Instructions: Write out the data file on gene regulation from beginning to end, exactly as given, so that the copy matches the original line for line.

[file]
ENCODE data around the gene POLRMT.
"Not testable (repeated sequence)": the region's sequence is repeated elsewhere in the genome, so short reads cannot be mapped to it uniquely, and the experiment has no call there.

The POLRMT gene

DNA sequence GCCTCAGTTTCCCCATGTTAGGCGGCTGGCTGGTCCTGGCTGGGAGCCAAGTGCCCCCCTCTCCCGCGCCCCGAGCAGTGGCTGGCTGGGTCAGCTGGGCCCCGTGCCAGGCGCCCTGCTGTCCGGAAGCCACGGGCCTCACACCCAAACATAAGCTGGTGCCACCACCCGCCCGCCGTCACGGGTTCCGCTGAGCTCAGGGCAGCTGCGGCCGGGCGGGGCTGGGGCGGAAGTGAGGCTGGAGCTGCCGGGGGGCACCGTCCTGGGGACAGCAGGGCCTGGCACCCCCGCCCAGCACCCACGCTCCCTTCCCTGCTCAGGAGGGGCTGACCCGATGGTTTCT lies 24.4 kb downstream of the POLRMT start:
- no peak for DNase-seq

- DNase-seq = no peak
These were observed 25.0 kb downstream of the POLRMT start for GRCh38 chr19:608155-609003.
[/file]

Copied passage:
ENCODE data around the gene POLRMT.
"Not testable (repeated sequence)": the region's sequence is repeated elsewhere in the genome, so short reads cannot be mapped to it uniquely, and the experiment has no call there.

The POLRMT gene

DNA sequence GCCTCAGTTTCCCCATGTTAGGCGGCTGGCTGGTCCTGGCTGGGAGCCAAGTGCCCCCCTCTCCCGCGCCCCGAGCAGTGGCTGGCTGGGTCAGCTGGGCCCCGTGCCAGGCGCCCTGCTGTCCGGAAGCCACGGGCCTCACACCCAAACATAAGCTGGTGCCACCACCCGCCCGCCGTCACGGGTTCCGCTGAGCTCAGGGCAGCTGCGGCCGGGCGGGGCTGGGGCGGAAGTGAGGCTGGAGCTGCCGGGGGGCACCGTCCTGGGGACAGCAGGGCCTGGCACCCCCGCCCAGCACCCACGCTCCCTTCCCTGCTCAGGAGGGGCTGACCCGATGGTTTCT lies 24.4 kb downstream of the POLRMT start:
- no peak for DNase-seq

- DNase-seq = no peak
These were observed 25.0 kb downstream of the POLRMT start for GRCh38 chr19:608155-609003.